In 1984, British journalist Arthur Stuart investigates the career of 1970s glam superstar Brian Slade, who was heavily influenced in his early years by hard-living and rebellious American singer Curt Wild.
Jonathan Rhys Meyers,
Another dazzling suburban phantasm from writer-director Todd Haynes, Dottie Gets Spanked (made post-Poison and pre-Safe) is a stylized, bittersweet nod to his childhood fascination with I ... See full summary »
J. Evan Bonifant,
The film interlaces two stories set fifty years apart, switching frequently between them. Each tells the story of a child's quest. In 1927, Rose runs away from her father's New Jersey home to find her mother/idol, the actress Lillian Mayhew. In 1977, recently orphaned Ben runs away from his Minnesota home in search of his father..
When Ben enters the rotunda of the American Museum of Natural History, he walks past the mounted skeletons of the Allosaurus attacking a Barosaurus defending its young, as seen in the museum today. However, this exhibit was not mounted until 1991, and wouldn't have been seen in 1977. See more »
Also Sprach Zarathustra
Written by Richard Strauss (as Richard De Strauss)
Arranged by Eumir Deodato
Performed by Eumir Deodato (as Deodato)
Courtesy of Legacy Recordings
By arrangement with Sony Music Licensing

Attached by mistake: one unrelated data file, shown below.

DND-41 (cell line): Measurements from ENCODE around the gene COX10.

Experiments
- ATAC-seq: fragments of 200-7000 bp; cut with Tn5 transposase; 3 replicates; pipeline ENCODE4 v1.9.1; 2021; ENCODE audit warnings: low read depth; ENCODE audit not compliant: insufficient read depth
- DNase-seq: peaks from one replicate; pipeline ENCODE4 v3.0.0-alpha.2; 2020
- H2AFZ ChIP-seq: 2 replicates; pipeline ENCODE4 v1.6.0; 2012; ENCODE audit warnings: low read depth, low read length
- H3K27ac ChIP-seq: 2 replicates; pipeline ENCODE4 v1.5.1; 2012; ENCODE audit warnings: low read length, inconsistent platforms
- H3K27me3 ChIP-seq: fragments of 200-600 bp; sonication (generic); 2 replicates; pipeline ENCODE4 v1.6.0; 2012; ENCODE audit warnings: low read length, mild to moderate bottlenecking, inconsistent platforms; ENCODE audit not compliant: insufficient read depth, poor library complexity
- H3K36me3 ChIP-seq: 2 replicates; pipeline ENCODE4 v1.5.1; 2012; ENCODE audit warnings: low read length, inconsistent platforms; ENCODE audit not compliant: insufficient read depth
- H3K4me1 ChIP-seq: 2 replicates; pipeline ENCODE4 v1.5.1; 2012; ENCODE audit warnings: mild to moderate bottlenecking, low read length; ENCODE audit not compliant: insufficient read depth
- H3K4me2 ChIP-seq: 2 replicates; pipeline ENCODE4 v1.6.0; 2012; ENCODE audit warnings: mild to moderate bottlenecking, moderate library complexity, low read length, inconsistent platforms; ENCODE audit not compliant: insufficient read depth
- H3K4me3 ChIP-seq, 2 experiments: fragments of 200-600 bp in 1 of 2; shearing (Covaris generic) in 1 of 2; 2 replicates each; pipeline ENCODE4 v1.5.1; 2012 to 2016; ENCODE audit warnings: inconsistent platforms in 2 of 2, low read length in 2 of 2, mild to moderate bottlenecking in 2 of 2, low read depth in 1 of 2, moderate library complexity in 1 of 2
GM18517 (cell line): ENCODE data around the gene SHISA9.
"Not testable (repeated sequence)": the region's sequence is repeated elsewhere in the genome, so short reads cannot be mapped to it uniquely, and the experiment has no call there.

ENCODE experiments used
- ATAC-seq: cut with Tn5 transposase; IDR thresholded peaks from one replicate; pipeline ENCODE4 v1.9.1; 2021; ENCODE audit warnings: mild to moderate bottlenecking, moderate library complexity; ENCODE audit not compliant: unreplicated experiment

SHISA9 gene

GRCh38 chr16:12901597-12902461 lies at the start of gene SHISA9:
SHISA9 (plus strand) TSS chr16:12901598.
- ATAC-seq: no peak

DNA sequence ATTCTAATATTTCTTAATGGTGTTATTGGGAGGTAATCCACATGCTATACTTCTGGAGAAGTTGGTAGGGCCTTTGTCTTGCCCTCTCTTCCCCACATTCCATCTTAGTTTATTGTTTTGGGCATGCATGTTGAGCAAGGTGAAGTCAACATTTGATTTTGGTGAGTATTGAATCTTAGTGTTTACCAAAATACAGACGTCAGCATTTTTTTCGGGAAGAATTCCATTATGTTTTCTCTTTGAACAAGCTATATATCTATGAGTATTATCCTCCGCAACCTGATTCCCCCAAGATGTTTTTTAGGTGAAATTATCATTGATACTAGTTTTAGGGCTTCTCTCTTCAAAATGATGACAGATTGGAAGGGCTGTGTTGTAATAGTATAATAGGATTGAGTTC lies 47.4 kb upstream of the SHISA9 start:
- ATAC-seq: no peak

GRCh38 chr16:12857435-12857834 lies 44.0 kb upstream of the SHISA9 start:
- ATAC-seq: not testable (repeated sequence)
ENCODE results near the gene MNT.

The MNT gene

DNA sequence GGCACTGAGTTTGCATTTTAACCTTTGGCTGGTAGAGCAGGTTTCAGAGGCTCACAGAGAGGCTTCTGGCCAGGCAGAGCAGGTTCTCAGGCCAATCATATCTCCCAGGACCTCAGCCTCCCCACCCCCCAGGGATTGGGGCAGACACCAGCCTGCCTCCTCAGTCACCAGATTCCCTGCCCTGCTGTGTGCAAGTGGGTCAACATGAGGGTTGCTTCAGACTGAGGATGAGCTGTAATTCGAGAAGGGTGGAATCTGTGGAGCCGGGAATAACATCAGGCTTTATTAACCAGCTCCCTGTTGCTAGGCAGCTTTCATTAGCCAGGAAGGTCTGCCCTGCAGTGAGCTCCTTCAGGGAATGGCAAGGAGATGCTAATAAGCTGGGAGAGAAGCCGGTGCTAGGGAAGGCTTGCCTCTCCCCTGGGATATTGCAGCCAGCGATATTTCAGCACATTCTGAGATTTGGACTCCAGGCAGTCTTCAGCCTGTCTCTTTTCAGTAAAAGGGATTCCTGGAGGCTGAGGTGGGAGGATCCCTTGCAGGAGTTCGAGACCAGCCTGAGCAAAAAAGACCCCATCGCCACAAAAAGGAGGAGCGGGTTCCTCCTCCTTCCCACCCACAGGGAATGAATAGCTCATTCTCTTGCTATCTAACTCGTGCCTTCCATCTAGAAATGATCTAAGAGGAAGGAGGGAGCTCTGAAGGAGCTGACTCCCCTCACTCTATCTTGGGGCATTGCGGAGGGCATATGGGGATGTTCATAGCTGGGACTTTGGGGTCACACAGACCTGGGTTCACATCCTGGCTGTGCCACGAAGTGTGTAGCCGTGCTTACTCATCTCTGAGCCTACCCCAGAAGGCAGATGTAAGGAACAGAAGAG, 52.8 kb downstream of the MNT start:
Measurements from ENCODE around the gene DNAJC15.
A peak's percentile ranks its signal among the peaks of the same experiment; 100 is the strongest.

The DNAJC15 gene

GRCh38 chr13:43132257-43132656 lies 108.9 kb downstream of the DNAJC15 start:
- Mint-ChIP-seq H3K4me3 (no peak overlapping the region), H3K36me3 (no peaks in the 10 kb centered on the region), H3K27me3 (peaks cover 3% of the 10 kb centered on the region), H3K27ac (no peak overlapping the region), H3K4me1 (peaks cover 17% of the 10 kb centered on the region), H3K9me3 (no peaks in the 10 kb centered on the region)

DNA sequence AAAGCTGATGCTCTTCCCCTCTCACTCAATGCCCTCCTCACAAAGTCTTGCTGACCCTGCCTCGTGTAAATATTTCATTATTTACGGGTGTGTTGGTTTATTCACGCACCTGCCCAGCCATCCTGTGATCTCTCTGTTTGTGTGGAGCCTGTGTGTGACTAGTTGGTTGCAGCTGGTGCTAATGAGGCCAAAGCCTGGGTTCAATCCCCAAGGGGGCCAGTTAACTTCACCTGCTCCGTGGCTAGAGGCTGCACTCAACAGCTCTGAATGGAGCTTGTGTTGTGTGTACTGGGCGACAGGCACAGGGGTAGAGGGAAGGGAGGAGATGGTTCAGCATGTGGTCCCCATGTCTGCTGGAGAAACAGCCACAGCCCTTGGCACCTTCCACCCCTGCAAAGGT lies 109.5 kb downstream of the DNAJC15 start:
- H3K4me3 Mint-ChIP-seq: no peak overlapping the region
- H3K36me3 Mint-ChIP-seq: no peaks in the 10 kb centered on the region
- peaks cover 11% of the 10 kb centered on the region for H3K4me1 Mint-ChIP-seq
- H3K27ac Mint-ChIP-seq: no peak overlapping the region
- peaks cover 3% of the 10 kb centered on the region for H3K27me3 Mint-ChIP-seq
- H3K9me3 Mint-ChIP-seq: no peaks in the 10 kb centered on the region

Courtesy of King Record Co., Ltd. See more »
Stopping wonder if it makes sense, and just sit back and enjoy
Director Todd Haynes ("Carol") has brought forth yet another slow paced film with "Wonderstruck". Containing almost no dialogue, the strong score (by Carter Burwell) fills the void of the voices and provides all the sounds of the emotions and environment in which the two main terrific child actors Ben (Oakes Fegley "Pete's Dragon") and Rose (relative newcomer and deaf actress Millicent Simmonds) encounter. At Ben's side, and with a voice, is his new friend and equally talented young actor Jamie (Jaden Michael "Baby Jaguar VO in Dora the Explorer) who unexpectedly helps move the two very different yet parallel stories of Ben and Rose along. While the jumping back and forth from the eras of 1920 (Rose) and 1970's (Ben) kept the film interesting, additional flashbacks explaining Ben's history, a cameo by Michelle Williams as Ben's mom, and double character rolls by Julianne Moore (as Lillian Mayhew and the older Rose) just left me confused and frustrated. Not frustrated enough to walk out, but enough that I just went with the flow and stopped trying to figure things out. Carter Burwell's score will surely be in Oscar consideration, Haynes' ability to capture the various periods will find Oscar traction, and costumes wizard Sandy Powell will once again be in the running for an Award. The film is based on book by Brian Selznick's, and I can hope the storyline in the book was easier to follow.
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